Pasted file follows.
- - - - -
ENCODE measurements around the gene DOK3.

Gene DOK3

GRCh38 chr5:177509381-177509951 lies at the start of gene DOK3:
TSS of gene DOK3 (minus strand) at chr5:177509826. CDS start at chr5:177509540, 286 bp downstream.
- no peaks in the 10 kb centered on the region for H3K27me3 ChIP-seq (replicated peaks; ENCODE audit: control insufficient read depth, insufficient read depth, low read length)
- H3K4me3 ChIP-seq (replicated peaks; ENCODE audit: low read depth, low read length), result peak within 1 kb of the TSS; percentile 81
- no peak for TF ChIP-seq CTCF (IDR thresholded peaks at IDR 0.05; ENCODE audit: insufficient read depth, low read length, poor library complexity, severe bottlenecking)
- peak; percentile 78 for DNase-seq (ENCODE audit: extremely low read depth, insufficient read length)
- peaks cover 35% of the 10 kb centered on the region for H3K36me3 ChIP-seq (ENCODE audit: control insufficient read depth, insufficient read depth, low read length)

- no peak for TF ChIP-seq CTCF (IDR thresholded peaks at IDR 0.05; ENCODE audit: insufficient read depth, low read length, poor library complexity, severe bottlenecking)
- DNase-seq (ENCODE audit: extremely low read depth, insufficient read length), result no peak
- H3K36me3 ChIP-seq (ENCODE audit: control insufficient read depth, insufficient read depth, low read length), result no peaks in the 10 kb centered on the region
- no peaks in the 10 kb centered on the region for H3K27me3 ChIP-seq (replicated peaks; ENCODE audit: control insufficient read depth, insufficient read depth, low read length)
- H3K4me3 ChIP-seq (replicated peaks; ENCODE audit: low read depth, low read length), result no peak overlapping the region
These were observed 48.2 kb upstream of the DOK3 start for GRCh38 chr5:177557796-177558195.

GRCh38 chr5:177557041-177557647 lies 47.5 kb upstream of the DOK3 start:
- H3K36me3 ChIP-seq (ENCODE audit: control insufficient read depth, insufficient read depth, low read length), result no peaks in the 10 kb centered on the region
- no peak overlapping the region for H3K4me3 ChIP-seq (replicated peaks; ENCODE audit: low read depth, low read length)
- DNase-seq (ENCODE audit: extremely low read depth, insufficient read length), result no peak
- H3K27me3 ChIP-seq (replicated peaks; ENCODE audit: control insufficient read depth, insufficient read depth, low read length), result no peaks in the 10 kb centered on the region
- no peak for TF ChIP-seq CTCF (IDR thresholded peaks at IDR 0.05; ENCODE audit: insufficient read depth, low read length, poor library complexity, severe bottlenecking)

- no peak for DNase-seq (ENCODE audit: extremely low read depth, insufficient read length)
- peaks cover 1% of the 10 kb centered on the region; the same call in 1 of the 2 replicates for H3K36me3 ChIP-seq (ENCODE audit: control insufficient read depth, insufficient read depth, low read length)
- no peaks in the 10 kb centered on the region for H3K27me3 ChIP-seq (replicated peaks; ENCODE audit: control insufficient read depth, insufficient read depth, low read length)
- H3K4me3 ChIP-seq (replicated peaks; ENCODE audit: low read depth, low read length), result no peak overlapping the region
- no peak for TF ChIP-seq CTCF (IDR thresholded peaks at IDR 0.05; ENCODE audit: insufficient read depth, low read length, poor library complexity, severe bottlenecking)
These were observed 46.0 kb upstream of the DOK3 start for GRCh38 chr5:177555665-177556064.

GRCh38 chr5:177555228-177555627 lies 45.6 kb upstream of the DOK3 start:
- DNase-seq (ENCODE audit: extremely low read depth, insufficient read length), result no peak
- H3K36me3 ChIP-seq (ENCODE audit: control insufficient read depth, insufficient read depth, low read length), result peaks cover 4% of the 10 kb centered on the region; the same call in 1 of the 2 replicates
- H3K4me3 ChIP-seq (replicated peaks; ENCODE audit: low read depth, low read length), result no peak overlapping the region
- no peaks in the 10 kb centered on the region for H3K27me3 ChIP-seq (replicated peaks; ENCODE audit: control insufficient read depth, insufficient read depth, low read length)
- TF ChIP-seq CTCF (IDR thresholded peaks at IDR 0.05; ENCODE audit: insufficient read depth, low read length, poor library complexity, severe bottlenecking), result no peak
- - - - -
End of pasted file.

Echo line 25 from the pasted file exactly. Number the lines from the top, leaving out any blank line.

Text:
- H3K4me3 ChIP-seq (replicated peaks; ENCODE audit: low read depth, low read length), result no peak overlapping the region